I'm looking for a way to add a buffer around a PostGIS geometry, but the size of the buffer should depend on size of the geometry. That is, I want each geometry to be enlargened by, say, 5%.

The idea is I'm looking for intersecting geometries, but there could be an error of up to 5% associated with each one which I want to take into account.

Anyone know the best way of going about this?

The database has almsot a million rows, so I'd prefer it to be fairly fast.

  • 2
    5% of what? Presuming you're using polygons, is it 5% of the greatest width, the narrowest width, the bounding box, the distance of a vertex from the centroid...? If you're talking about points or lines, then it makes even less sense! – MerseyViking Jul 19 '12 at 13:20
  • I guess of the vertex-centroid distance - or possibly a 5% increase in area would also be okay. Increasing the bounding box is fine if the geometry is scaled to then fill that bounding box. All the geometries are closed polygons (the vast majority being quadrilaterals). – James Baker Jul 19 '12 at 13:51

The comments suggest the 5% does not need to be attained with high accuracy. (If it does, it will take a long time to buffer a million polygons!) We can therefore invoke the Pizza Principle: linearly rescaling a 2D feature by a factor a rescales its area by a^2.

Here's how the reasoning goes:

  • When the shape is not too convoluted--especially if it's convex--then buffering produces a result comparable to rescaling the shape around a central point. (It is important to understand, though, that buffering is not ever equivalent to a rescaling for any shapes other than disks. For some concave shapes, a "buffer" computed via rescaling might actually not include parts of the original shape itself! Therefore ultimately we will compute a genuine buffer of the shape, but are only using this approximate equivalence as a heuristic to estimate how much to buffer by.)

  • If the buffered area is to be 5% greater, then the amount of rescaling therefore should be sqrt(1 + 5/100), which is close to 1.025: that is, we should want to expand the shape by 2.5% in all directions.

  • Equivalently, if we think of the shape as having a "diameter" (equal to a typical distance across), its radius should increase by 2.5%. That's equal to 2.5%/2 = 1.25% of the diameter.

  • We can estimate a typical diameter from the shape's bounding box. Use, say, an arithmetic or geometric mean of the box's side lengths.

This suggests the following workflow:

  1. Obtain the shape's bounding box.

  2. Let e be the average of the side lengths of the box.

  3. Buffer the shape by 1.25% of e; that is, by (5/100)/4 * e.

Because steps 1 and 2 require very little computation, this offers itself as one of the most expeditious possible solutions. As a check of accuracy, you can (of course) compute the areas of the buffered shapes and compare them to the original areas to see how closely they come to the desired 5% increase. Sometimes the buffered areas will be even more than 5% greater, but it should be rare that they are less, and it's impossible for them to be appreciably less.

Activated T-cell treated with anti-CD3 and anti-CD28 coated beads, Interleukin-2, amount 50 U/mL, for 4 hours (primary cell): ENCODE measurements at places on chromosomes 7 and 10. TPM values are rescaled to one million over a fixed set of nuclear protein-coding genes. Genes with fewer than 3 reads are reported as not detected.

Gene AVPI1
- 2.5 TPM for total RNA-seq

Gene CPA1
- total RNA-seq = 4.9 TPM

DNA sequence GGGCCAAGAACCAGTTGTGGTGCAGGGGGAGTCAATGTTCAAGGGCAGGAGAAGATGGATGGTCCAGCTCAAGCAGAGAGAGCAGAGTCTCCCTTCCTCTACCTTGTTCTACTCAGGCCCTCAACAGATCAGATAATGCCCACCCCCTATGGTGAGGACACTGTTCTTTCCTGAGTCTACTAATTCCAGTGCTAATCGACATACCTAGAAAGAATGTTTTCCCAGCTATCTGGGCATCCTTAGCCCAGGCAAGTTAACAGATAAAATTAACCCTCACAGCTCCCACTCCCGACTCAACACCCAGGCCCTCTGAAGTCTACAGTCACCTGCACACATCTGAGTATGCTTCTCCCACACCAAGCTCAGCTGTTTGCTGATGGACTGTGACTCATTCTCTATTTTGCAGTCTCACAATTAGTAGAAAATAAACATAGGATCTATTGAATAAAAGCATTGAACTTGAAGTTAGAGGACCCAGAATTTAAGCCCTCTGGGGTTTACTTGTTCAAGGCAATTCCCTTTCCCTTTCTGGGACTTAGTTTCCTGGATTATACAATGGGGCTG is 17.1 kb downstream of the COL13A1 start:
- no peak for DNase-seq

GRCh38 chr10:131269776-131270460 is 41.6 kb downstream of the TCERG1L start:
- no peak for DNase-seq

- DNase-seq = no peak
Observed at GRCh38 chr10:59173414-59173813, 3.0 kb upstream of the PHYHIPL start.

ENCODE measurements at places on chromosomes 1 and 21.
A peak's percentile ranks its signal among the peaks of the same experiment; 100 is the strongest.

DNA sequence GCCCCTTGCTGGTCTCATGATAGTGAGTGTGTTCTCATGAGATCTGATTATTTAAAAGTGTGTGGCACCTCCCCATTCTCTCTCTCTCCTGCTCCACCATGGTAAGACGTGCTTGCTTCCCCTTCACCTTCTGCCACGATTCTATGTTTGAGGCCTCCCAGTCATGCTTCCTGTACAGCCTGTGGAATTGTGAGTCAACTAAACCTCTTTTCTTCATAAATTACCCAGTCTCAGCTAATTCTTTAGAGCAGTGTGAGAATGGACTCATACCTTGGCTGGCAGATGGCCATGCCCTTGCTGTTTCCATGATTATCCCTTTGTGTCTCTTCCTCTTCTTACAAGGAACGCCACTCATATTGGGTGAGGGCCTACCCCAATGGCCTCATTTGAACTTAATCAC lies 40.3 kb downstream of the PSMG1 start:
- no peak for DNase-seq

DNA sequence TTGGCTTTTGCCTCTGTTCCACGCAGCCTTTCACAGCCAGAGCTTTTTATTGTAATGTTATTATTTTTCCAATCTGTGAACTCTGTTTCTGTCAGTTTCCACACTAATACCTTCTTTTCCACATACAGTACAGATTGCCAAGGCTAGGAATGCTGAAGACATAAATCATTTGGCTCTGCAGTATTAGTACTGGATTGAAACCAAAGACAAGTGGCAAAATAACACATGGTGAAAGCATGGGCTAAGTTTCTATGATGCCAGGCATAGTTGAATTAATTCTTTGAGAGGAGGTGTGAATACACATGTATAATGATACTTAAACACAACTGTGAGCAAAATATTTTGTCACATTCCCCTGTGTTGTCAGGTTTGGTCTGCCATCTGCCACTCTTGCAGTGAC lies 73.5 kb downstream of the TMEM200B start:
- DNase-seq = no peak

As a check and illustration, let's consider some simple shapes.

  1. A disk of radius r has a bounding box with sides of length 2 r. Our formula computes e = (5/100)/4 * 2 * r = r / 40. The buffered shape obviously is a concentric disk of radius r + r / 40 = 1.025 r. The old area was pi * r ^2 while the new area is pi * (1.025 r)^2 = pi * 1.0506 * r ^2, which is 5.06% greater.

  2. A rectangle with sides parallel to the coordinates axes of lengths r and s gives e = (r + s)/2. The additional area from buffering the rectangle comes from four rectangles of width (5/100)/4 e = e / 80 = (r + s)/160 bordering the sides plus four quarter-circles of radius e / 80 at the corners. Neglecting the quarter-circles, which will be small compared to the other areas, The total new area equals

    2(r + s) * (r + s)/160 = (r^2 + s^2 + 2 r * s) / 80.

    When r and s are not too different, we can figure r^2 + s^2 is approximately 2 r * s. This approximation simplifies the total new area to 4 r * s / 80 = 5% of the original area of r * s, as intended.

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You want to use a combination of ST_Scale ( http://postgis.net/docs/ST_Scale.html) and ST_Translate ( http://postgis.net/docs/ST_Translate.html ) I think. We have an example of this in PostGIS in Action and similar in Chapter 8. If you don't have the book, you can download the code for that chapter here:


Snippet from book Look at example 8.26:

    -- Listing 8.26 Combining Scale and Translation to maintain centroid
    SELECT xfactor, yfactor, 
       ST_Translate(ST_Scale(hex.the_geom, xfactor, yfactor), 
       ST_X(ST_Centroid(the_geom))*(1 - xfactor), 
       ST_Y(ST_Centroid(the_geom))*(1 - yfactor) ) As scaled_geometry
 ( SELECT ST_GeomFromText('POLYGON((0 0,64 64,64 128,0 192,-64 128,-64 64,0 0))') As the_geom)  As hex
    CROSS JOIN (SELECT x*0.5 As xfactor 
        FROM generate_series(1,4) As x) As xf
    CROSS JOIN (SELECT y*0.5 As yfactor
        FROM generate_series(1,4) As y) As yf;
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  • Works. Now there seems to be also ST_Transscale but somehow I can't figure how to make that work... – n1000 Apr 7 '16 at 12:22

This is very late to the party but I recently developed a custom PostGIS function that does this, as well as shrinking it if necessary:


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